This article contains spoilers for “The West Wing.”
In order for a television show to be just perfect, it has to fit your mood. Sometimes, you really want a show that can make you think and capture your attention for a full episode. Other times, you may want a show that doesn’t require your complete attention, one that serves as background noise while you’re scrolling through your phone or flipping through your many open tabs.
Cue the patriotic music, because NBC’s “The West Wing” provides it all.
“The West Wing,” which ran from 1999 to 2006, follows the two-term presidency of fictional Democrat Josiah Bartlet (Martin Sheen). The show sets itself apart from other presidential dramas about the Oval Office, however, in that it focuses mostly on the people who work behind the scenes in the White House’s West Wing, most notably the press secretary, the chief of staff, the director of communications and the deputy chief of staff. Through the characters’ often-chaotic daily activities, politics nerds are given an exciting inside look into the executive branch, partisan politics, congressional votes, elections and so much more.
I know it may seem infeasible for a show to fulfill all of your wishes, but hear me out:
“The West Wing” will keep you at the edge of your seat because the craziest situations occur. In one instance, the president’s political enemies kidnap the first daughter, Zoey Bartlet (Elisabeth Moss), causing the president to invoke the 25th Amendment, temporarily leave office and hand power over to a Republican. From Chief of Staff Leo McGarry (John Spencer) walking into a forest and having a heart attack, only to be left lying on the forest floor, to the president becoming temporarily paralyzed on a diplomatic trip to China, it’s a miracle that this country stays running if the actual West Wing is even half as dramatic as this show.
With that said, “The West Wing” is also dominated by small controversies, crises and questions — nuclear research conducted by other countries, lobbyists visiting the White House, congressional votes and so forth — which cause a low buzz and give the show an air of business without overwhelming viewers with suspense.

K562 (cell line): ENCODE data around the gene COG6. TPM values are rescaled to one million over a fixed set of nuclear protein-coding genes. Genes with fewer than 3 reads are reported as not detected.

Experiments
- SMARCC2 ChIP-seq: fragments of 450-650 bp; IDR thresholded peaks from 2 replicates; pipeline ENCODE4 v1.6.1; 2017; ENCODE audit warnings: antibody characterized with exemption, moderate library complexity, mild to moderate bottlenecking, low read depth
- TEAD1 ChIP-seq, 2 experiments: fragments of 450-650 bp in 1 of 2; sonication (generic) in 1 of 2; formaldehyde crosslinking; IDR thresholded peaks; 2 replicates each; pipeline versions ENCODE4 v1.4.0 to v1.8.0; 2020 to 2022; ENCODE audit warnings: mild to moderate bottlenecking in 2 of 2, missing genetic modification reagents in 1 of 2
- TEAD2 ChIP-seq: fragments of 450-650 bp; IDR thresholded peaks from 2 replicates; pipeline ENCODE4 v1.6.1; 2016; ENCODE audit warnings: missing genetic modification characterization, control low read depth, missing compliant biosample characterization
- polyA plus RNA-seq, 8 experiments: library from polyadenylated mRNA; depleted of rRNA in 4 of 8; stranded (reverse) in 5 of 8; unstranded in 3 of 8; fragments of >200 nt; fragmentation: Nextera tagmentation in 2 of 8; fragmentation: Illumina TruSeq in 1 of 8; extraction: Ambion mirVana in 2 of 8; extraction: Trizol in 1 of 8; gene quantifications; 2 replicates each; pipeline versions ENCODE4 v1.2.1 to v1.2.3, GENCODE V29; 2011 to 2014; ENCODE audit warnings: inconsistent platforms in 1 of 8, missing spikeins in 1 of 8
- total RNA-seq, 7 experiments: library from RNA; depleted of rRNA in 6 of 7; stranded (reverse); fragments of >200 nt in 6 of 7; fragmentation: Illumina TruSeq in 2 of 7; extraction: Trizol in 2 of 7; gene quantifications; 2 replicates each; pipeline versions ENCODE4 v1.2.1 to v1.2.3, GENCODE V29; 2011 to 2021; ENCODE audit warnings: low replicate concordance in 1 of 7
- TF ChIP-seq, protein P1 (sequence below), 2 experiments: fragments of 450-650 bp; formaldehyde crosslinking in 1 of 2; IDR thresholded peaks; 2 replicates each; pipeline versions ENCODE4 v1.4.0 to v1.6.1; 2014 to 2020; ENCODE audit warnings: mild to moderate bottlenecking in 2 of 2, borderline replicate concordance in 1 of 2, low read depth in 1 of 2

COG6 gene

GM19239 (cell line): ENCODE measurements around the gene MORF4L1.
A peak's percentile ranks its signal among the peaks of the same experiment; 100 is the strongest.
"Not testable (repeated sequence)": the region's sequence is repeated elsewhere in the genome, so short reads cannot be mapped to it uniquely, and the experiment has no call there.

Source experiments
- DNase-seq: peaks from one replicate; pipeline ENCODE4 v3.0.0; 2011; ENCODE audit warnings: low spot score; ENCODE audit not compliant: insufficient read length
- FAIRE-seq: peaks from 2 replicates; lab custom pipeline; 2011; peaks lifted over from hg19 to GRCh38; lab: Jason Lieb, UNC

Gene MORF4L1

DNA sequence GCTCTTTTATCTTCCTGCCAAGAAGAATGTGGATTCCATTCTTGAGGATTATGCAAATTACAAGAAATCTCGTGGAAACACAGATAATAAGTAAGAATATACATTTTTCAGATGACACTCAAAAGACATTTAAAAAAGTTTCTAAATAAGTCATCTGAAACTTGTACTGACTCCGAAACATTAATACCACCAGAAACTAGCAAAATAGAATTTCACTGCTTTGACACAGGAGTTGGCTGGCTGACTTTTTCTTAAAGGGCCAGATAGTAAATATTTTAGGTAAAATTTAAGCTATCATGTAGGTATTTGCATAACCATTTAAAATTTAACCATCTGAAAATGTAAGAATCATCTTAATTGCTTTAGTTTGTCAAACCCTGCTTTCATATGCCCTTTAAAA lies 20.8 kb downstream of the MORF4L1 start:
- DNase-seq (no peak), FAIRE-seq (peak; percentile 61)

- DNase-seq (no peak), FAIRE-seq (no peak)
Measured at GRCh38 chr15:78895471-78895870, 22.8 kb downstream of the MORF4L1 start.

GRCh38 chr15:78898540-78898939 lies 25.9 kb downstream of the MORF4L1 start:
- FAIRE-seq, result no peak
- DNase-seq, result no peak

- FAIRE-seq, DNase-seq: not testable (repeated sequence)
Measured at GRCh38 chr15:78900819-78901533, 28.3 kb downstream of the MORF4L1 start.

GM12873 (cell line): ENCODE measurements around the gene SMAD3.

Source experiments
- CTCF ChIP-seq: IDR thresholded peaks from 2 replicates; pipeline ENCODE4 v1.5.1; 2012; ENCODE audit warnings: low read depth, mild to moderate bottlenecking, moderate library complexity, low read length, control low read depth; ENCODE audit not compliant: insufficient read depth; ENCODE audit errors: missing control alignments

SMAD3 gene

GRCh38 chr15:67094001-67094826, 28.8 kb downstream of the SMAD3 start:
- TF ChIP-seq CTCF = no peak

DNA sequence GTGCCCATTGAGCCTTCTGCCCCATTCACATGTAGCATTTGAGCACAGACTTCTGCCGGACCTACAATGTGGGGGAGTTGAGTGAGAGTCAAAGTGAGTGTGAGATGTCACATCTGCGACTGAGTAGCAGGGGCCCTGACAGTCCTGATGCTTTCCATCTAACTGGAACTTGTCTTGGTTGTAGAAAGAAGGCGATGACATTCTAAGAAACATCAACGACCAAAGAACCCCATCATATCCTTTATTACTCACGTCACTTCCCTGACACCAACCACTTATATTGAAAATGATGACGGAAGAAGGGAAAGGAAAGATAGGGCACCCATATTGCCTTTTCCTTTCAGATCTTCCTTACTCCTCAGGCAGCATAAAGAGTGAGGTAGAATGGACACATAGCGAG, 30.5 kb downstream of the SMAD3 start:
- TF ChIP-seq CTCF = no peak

As a political science major, every part of “The West Wing” piques my interest. Some of my favorite aspects of the show are not the super dramatic parts, but rather the small political predicaments that are brought up.
Throughout the episodes, characters ask everyone, from high-up people like the press secretary to random aides and secretaries, what they think about various policies. This gives everyone watching the opportunity to think: Should the United States go to war with Iran? Should the president endorse a bill? What should the president be willing to give up to get what they want?
And if you follow politics, the show can be kind of funny, too: kids go to the White House to lobby for abolishing the voting age, a Democratic congressman argues in favor of abolishing marriage because gay marriage had yet to be legalized. Other ridiculous policy ideas also come out of the woodwork, breaking up the heavy politics and drama for a good laugh.
This kind of chaos prevails, yet at the close of each episode, everything ends up mostly the same: the president has had some wins and some losses, war or some other foreign affairs problem was narrowly avoided or dealt with, the Democrats and the Republicans continue to be at odds and, most importantly, the Bartlet administration stays in the White House.
The people who work in the West Wing return home at the end of the day, only to start the whole process over again just a few hours later. While every episode is chaotic and wild, they’re also predictable, consistent and reliable — something we all need in a show we can trust, no matter how closely you’re paying attention.
“The West Wing” is available to stream on Netflix.